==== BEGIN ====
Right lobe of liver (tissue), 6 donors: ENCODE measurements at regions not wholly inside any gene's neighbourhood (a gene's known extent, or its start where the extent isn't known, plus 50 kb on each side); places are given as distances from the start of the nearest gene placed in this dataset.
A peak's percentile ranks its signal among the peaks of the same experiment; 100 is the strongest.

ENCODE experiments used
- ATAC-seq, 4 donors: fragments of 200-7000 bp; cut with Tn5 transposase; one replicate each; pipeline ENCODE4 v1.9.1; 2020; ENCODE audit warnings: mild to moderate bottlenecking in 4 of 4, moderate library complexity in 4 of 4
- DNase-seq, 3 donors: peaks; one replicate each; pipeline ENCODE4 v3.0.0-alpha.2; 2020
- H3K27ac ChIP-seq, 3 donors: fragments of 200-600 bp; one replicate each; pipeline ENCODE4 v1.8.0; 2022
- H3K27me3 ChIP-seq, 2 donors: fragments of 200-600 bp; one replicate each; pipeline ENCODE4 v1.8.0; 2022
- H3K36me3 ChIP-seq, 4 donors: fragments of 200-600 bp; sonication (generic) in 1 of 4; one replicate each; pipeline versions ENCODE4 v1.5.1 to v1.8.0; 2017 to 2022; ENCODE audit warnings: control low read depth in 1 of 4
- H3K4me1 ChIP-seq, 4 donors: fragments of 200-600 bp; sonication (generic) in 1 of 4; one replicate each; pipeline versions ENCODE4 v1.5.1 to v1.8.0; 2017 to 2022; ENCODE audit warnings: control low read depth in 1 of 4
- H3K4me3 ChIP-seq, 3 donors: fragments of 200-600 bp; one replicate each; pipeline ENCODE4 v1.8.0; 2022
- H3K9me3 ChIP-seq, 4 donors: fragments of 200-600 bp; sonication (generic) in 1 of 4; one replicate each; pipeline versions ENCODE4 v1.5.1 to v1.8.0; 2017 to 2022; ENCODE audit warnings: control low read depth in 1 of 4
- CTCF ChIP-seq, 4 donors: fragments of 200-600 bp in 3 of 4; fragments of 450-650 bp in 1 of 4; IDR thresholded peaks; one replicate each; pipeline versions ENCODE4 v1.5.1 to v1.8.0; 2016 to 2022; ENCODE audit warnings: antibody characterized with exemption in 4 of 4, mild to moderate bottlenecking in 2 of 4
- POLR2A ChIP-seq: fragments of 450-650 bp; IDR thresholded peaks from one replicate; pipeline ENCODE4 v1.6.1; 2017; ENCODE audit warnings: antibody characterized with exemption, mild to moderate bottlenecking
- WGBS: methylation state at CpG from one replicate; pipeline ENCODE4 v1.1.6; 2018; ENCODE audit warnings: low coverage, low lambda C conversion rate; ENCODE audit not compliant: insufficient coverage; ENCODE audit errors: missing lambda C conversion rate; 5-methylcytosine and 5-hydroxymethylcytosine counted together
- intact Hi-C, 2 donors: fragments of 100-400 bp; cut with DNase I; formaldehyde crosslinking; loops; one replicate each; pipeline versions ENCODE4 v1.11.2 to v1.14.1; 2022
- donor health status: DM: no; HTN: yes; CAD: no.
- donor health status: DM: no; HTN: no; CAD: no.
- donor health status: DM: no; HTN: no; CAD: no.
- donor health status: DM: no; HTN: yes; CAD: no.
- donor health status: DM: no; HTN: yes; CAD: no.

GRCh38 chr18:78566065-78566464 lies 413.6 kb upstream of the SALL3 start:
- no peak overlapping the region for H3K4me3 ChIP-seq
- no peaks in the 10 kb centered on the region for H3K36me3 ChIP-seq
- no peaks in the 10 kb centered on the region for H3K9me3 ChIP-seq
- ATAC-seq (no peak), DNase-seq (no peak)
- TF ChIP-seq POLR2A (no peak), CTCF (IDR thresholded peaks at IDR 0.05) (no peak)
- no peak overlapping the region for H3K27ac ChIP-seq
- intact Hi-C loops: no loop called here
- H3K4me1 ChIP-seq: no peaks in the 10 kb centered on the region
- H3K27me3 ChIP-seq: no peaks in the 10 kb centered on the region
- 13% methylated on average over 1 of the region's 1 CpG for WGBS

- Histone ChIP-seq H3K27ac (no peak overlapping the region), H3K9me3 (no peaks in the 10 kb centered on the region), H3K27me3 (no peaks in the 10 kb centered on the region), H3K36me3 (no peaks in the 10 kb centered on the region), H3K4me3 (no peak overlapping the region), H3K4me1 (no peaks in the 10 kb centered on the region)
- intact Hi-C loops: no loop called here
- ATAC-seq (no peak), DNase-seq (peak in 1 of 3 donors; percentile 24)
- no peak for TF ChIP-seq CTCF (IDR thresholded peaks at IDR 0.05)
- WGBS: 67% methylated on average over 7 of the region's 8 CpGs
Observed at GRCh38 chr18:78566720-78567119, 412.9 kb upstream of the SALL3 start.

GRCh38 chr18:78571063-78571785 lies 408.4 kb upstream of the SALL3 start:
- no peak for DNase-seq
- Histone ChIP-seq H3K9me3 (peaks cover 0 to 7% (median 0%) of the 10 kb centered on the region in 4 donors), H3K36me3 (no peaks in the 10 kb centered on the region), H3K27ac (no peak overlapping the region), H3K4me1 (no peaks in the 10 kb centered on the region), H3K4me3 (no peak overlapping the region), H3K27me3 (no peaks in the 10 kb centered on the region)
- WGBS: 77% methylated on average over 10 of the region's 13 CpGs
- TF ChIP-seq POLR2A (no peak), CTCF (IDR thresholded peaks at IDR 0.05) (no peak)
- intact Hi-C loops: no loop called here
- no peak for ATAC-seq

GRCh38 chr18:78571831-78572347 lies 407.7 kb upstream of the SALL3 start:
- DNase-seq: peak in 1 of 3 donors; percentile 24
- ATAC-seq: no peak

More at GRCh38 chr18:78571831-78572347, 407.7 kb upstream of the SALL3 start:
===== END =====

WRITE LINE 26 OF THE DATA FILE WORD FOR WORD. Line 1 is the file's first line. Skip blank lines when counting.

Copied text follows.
- TF ChIP-seq POLR2A (no peak), CTCF (IDR thresholded peaks at IDR 0.05) (no peak)